2019 Recap -- Gallery: Jackie Kennedy Reportedly Wanted This Detroit Mansion's Fireplace

December 29, 2019, 6:27 AM

This Sept. 28 repost is No. 8 in our Top 10 countdown of popular articles from the past 12 months. Choices are based on readership and staff selections. Links to earlier installments are below the photo gallery.


Update: The century-old home sold for $1.15 million this month, according to Estately, a property listings site.

Detroit legend has it that first lady Jackie Kennedy -- later known as Jackie O -- tried to get the white marble fireplace from this Indian Village mansion in Detroit for the White House Red Room, the Detroit Free Press reports.


But the owner didn't budge.

Now the 7,056-square-foot house at 2150 Iroquois St., between Kercheval Avenue and East Vernor Highway, is on the market for $1.3 million. It was built in 1915, has six bedrooms, four bathrooms and a pool. Realtor Kathy Manoogian of Coldwell Banker Weir Manuel notes:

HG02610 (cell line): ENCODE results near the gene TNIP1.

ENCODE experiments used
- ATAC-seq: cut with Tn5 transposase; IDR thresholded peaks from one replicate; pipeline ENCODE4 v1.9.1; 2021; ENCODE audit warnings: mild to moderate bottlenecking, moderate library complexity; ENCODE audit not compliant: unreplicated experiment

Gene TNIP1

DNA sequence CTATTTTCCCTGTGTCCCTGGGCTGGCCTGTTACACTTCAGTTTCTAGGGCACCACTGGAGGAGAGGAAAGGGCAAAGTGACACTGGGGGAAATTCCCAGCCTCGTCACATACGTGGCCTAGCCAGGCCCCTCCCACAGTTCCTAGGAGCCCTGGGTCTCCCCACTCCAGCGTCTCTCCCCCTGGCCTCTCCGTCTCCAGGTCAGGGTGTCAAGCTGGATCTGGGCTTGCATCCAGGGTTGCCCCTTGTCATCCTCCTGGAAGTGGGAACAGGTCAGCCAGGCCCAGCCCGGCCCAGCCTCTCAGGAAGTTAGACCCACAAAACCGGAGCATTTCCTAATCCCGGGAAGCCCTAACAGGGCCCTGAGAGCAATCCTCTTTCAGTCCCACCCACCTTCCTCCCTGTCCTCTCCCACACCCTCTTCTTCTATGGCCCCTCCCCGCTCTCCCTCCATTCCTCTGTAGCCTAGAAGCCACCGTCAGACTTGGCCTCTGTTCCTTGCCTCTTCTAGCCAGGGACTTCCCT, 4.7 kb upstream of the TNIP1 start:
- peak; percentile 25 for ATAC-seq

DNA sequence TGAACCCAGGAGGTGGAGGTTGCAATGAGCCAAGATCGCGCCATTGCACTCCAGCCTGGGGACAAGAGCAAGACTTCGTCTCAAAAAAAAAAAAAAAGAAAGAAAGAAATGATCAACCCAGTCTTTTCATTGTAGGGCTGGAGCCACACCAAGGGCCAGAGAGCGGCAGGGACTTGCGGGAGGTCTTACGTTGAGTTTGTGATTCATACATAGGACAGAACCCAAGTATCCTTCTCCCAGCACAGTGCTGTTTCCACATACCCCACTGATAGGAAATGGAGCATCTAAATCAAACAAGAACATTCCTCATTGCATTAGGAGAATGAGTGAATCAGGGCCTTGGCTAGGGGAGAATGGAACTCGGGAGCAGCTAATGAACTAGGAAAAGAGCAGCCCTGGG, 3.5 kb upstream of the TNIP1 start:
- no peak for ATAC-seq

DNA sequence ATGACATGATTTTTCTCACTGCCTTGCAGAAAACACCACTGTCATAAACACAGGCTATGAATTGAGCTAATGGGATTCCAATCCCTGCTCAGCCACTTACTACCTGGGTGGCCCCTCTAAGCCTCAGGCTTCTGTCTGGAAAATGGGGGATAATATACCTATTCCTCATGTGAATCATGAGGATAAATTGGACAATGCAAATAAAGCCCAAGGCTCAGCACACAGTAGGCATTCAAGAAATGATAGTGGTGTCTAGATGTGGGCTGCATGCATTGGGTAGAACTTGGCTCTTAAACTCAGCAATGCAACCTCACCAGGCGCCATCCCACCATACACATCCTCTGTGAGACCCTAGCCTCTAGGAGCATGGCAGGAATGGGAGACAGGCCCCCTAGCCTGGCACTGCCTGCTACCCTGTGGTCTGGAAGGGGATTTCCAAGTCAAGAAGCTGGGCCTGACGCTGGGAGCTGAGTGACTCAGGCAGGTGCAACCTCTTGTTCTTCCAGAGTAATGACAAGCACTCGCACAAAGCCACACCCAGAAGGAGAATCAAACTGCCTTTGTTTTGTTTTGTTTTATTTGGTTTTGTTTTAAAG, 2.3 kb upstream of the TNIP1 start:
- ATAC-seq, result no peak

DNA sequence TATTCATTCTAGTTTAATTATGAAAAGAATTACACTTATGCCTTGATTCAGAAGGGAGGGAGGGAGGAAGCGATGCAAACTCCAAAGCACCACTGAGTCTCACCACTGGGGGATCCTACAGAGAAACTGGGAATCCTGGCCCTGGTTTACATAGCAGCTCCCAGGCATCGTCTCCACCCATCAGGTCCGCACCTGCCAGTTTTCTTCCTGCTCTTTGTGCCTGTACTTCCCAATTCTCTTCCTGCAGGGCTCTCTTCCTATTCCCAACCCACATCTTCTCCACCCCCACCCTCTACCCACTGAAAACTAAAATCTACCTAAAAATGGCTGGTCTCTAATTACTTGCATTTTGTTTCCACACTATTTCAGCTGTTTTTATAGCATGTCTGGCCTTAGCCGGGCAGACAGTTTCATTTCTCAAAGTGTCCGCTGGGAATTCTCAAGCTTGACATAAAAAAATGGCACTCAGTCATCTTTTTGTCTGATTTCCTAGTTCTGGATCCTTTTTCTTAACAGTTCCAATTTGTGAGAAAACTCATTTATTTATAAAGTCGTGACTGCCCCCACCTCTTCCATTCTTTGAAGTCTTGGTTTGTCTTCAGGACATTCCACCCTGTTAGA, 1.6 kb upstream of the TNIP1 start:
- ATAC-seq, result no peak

Once in a great while you will discover a stunning masterpiece that will absolutely take your breath away! Renowned architect Louis Kamper designed and built this French classical limestone mansion for himself at the turn of the century, and the current owners have restored it to its current elegance.

Step inside to find a grand marble staircase with marble floors and walls, showcasing a stunning loggia with an ornate hand-painted ceiling and walls of windows looking out to the backyard pool and rose garden.

The formal living room has intricate wood carvings and an English regency limestone fireplace from early 19th Century. Upstairs you will find a magnificent garden room that walks out to a Juliet balcony with limestone balusters.

The grand marble hall leads you to several master suites and the staircase takes you to the third floor grand ballroom, bedroom and bath. Welcome to prestigious Indian Village in all its splendor and glory! Pre-approval/proof of funds required to show. 

The Freep describes the marble fireplace as "deeply carved around 1800. Its two side pilasters are carved Grecian women, each rendered about three feet high."


Read more:  Detroit Free Press

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